Russia Insists On Treating Sevastopol As An Open Question

WASHINGTON, DC -- President Dmitri Medvedev has tried to make a positive impression on every foreign partner he has encountered in his first month in office, building an image of an open-minded, polite and impeccably organized statesman, if perhaps not yet as a leader.

Russian President Dmitri Medvedev

He has made few deviations from the line drawn by his senior co-ruler Vladimir Putin; and some of his own ideas, like the initiative on signing an all-European pact on non-use of force, are astonishingly irrelevant.

But still, his charm offensive has not been without success.

The only exception was the meeting with Ukrainian President Viktor Yushchenko at the Economic Forum in St. Petersburg, where Medvedev delivered an ambitious but on balance remarkably liberal address.

The news about a double increase of export prices on gas for Ukraine was not that surprising even if announced with frosty pleasure.

Gazprom’s CEO Alexei Miller recently confirmed that the company underestimated the dynamics of prices, so European customers already now pay $410 for 1000 cubic meters, while the target figure was $400 by the end of the year.

The Central Asian producers stand to benefit from the agreement to deal on the basis of “European prices,” but Ukraine cannot avoid the pain.

These energy matters will be hotly debated in various formats in the months to come but what really signified a punch in Medvedev’s smooth performance was the accusation that Ukraine’s behavior was “inadequate”.

The cause for this sharp characterization was firm insistence, championed personally by Yushchenko, on the withdrawal of Russia’s Black Sea Fleet from Sevastopol by 2017.

Medvedev, who is fond of presenting himself as a lawyer, understands perfectly well that this policy implies strict compliance with the Treaty on Friendship, Cooperation and Partnership signed with great fanfare in 1997.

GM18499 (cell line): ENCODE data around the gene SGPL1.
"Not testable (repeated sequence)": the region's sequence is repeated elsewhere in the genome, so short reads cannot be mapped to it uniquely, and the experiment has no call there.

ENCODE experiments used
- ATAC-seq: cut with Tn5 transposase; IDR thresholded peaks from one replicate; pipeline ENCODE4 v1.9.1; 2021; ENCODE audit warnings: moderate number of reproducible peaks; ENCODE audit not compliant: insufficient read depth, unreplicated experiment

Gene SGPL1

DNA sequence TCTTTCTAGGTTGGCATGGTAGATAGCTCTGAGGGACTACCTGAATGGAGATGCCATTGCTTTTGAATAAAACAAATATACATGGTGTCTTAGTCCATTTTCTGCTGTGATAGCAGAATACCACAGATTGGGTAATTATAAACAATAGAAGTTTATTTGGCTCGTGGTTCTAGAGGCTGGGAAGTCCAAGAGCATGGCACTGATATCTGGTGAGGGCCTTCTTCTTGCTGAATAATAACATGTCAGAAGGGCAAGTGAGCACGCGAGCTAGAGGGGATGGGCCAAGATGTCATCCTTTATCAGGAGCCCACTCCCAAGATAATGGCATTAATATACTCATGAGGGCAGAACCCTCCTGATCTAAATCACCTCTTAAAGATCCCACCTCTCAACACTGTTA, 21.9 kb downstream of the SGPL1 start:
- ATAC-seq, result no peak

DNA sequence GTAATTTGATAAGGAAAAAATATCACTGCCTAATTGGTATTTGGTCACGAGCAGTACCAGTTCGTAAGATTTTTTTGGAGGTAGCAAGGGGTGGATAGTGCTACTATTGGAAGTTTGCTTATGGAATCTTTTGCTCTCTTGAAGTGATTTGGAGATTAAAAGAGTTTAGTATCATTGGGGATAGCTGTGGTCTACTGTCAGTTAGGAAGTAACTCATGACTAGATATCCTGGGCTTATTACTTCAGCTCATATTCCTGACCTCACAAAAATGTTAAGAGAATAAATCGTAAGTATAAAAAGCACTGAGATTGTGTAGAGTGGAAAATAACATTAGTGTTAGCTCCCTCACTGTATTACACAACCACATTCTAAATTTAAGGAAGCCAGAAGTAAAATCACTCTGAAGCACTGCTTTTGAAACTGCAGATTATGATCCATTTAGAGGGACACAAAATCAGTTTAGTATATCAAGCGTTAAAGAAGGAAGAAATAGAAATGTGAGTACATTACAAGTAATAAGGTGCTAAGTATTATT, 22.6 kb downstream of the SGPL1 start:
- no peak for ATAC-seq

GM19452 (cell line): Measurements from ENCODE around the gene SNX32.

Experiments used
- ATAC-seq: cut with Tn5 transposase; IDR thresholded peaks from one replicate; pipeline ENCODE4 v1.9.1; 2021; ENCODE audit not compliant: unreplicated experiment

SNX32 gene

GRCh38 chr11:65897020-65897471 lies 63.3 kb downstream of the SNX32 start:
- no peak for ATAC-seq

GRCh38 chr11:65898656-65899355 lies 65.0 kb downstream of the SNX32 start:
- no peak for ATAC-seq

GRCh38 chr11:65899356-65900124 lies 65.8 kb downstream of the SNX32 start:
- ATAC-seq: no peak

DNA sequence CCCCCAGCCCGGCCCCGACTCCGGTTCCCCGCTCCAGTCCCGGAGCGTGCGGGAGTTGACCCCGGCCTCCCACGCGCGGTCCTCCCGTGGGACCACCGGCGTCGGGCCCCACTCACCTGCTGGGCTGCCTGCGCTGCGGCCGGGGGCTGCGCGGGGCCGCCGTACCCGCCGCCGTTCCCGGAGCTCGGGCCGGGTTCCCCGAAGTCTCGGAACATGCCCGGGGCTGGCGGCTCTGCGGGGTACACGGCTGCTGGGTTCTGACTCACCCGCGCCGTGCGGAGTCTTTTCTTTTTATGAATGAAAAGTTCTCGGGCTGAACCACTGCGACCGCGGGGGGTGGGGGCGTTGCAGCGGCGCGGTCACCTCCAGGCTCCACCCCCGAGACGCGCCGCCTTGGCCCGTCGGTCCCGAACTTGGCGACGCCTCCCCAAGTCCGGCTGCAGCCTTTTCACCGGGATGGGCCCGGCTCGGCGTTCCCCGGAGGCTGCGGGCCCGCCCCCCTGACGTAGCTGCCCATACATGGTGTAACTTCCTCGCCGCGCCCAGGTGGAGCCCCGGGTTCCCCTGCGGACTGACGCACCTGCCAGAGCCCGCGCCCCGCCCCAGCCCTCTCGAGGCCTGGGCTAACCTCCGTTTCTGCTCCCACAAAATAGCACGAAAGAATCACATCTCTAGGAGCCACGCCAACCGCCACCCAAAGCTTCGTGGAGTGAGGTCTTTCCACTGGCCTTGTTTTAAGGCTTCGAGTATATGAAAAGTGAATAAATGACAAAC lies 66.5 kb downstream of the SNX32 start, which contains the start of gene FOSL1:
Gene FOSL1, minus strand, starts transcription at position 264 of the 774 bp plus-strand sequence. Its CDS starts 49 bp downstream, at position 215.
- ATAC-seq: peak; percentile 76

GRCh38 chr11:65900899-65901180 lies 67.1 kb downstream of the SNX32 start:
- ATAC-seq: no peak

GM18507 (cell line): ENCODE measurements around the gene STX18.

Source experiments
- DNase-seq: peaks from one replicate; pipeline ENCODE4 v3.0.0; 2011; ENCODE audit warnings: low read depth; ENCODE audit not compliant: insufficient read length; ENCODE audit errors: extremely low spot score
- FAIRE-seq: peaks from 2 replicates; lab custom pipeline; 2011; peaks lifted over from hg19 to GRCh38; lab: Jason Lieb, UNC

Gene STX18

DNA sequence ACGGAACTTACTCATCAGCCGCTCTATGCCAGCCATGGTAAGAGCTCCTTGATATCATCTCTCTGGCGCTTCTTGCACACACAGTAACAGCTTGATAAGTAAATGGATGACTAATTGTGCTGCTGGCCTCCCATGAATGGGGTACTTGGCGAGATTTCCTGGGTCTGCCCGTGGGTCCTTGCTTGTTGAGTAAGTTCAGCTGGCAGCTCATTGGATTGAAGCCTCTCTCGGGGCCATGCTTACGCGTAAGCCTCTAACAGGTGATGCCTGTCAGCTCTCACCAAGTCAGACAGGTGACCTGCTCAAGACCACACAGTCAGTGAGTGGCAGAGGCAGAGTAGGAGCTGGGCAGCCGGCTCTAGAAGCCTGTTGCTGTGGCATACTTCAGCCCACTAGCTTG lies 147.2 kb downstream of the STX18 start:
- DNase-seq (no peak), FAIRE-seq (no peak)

In this particular case, however, he is ready to disregard the Pacta sund servanda principle and argues that the issue is open to negotiation and prolongation of the base has to be considered the priority option.

There is certainly a serious problem behind Medvedev’s heavy-handed diplomacy as the withdrawal of the fleet would constitute a hugely expensive and strategically dubious task.

There is a program for building a new base at Novorossiysk but this port has a large oil terminal and with the planned construction of the second trunk of the Caspian Pipeline Consortium the intensity of tanker traffic is set to increase further.

The construction industry in the Krasnodar Krai in the coming years will be overloaded beyond capacity with the ambitious projects around Sochi, which is preparing to host the 2014 Winter Olympic Games, so the Navy cannot expect priority attention.

Knowing that there is no way to move their heavy rear services, the admirals have taken a defiant stance, exemplified by the statement of Admiral Vladimir Vysotsky, Commander of the Navy, who suggested increasing the strength of the Black Sea Fleet from 35 to 100 ships, as stipulated by the agreement with Ukraine.

The dismal state of Russia’s shipbuilding industry, now organized in a single state-owned holding company chaired by Deputy Prime Minister Igor Sechin, guarantees that such muscle-building would in the foreseeable future belong to the category of wishful thinking.